When reviewing a PBM contract and benefits plan, there are a few areas I always analyze to ensure maximum savings are being achieved for my clients. Areas of concern are formularies, benefits design and specialty/mail pharmacy.
If you’re just joining this blog series Weathering the Rx Storm, then catch up by reading blogs one and two. In the last blog, I spoke about negotiating pharmacy benefits management (PBM) contracts and spotting the red flags that may be draining your finances. This is only one of the many ways to save money on your company’s pharmacy benefits plan.
This month, I’ll review how selecting the correct formulary, managing benefits design and analyzing specialty/mail pharmacy can lead to increased savings for your company.
Choose the correct formulary. When managing a formulary, you must first determine what type of formulary to choose. PBMs offer a wide range of formulary options from open formularies to exclusionary formularies with many options available in between these two extremes. In an open formulary, all drugs are covered, in an exclusionary formulary many drugs are excluded from the formulary and are not available to the participant under the plan. More often than that a payer chooses a formulary that falls somewhere in the middle that allows for generics, preferred brands and non-preferred brands with some or no exclusions.
It’s important to match your workforce’s existing utilization to the different formulary options available and determine - based on disruption and cost - which is best for your company. The tighter and more restrictive the formulary, the more rebates are likely available. If you’ve negotiated right and can validate that rebates are coming to you, then it may be a good fit. But remember, in most cases, the cost of the drug is more important than the rebate opportunities you can potentially achieve.
Before making a decision on your formulary, also consider the current overall environment of your company. Is it time to cut costs company-wide? Is it a bad time for another change in your workforce benefits plan because the membership is already dealing with other company-related stressors?
Effectively manage your benefit design. Proper management of your company’s benefit design can assist your bottom-line savings, but first you must ensure your current PBM contract is drawn up to meet your goals (vs. that of the PBM).
There are many things that can be done to reduce costs in your Rx benefits program, yet still provide effective medication solutions for your members.
Prior Authorizations (PAs): PAs require that a doctor or prescriber show that a patient medically meets the requirements for a particular drug. This is a common technique to manage drug spend, but you’ll need to get it set up appropriately with your PBM to ensure the more expensive drugs are blocked until a PA is received.
Step Therapies: For step therapies, new members must complete step 1 - utilizing a less expensive (often generic) medication - prior to moving on to step 2 - obtaining a more expensive solution. This provides greater savings for the overall plan.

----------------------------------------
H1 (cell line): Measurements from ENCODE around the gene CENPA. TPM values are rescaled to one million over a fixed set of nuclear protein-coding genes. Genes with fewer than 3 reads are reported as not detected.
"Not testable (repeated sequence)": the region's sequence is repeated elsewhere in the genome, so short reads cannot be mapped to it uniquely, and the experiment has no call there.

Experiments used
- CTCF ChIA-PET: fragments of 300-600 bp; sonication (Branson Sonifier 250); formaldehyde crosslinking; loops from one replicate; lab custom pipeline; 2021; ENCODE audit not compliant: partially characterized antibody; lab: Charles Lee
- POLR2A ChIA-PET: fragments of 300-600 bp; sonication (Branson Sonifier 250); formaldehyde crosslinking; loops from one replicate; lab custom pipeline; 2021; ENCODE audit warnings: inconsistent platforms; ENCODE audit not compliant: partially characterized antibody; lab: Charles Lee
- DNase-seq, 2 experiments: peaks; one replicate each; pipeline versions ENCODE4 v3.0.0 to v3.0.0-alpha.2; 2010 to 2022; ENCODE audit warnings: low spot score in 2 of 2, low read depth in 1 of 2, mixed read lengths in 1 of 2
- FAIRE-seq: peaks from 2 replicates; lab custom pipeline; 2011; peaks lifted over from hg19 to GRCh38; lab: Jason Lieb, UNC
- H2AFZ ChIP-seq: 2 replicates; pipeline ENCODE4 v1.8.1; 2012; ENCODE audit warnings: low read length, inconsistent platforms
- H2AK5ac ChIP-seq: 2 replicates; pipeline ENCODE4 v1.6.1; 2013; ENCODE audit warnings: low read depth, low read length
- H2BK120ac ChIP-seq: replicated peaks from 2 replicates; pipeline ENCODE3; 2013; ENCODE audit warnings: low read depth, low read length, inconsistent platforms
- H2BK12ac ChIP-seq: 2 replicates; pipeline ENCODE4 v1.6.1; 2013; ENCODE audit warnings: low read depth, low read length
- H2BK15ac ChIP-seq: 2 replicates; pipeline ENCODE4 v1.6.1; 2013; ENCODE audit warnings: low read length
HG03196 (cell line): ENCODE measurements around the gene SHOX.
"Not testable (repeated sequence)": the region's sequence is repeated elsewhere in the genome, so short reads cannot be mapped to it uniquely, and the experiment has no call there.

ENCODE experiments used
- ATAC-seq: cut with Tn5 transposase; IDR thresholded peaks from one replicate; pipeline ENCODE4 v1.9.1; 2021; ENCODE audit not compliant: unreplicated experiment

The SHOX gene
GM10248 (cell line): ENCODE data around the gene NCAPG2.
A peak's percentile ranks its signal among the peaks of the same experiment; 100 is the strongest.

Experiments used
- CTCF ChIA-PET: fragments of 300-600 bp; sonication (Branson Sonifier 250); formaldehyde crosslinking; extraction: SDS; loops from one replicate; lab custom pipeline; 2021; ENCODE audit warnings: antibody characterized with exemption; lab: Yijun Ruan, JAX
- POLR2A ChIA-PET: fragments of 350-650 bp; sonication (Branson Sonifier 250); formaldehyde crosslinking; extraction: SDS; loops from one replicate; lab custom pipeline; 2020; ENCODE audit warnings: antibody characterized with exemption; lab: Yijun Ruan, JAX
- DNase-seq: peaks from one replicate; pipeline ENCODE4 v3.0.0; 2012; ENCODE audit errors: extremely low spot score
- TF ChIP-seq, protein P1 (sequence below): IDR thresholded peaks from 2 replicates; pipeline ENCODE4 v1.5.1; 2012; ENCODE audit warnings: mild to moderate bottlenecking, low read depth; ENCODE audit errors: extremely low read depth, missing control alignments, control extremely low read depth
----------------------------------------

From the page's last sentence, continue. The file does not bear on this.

Quantity Limits: This limits the amount of medication prescribed over a certain period of time (i.e. a person is limited to a certain number of pills per prescription or month). These limits are used to prevent overuse of certain medications such as sleep aids and also to provide greater savings for your company.
Are there savings by utilizing mail? Oftentimes, people think mail is less expensive than retail since the discounts and rebates in mail are usually greater. In my experience of reviewing client data, I’ve validated that mail can often be more expensive for the payer than retail.
A few ways to solve this issue include:
Make copayments on mail and retail the same.
Have members go to a 90-day retail program.
Make sure the PBM utilizes the same claims processing rules for mail
Consider more exclusive pharmacy networks. Do you really need 60,000 pharmacies? Eliminating certain pharmacies from your network might lower costs, but make sure you have enough coverage to reduce employee disruption. The best scenario here is when most of your employees are in a relatively close area. This means provider pharmacies in that area will want to compete for the business. Make sure your PBM is passing most of the value of excluding pharmacies on to you.
Create a specialty pharmacy strategy. Most PBMs have their own specialty pharmacy or a preferred vendor that they will recommend to you. If you have negotiated your PBM contract correctly, it’s not mandatory for you to use them. It’s important to analyze your employee Rx usage data to determine which vendor makes the most sense for your company. Often carving out Specialty Pharmacy and/or Specialty Pharmacy Management makes sense.
The right pharmacy benefits consultant can assist you with analyzing your employee data so you get the most out of your pharmacy benefit.
In the next blog, I’ll discuss how to get your members utilizing the new plans you might be implementing. In the meantime, please feel free to reach out directly if you have any questions or need Rx benefits advice.
Tim Thomas is a Florida Health Care Coalition Affiliate Partner, a pharmacist, and the owner and executive director of Crystal Clear Rx, a group specializing in pharmacy benefits consulting. For more info, visit www.crystalclearrx.com or call 303-955-7827.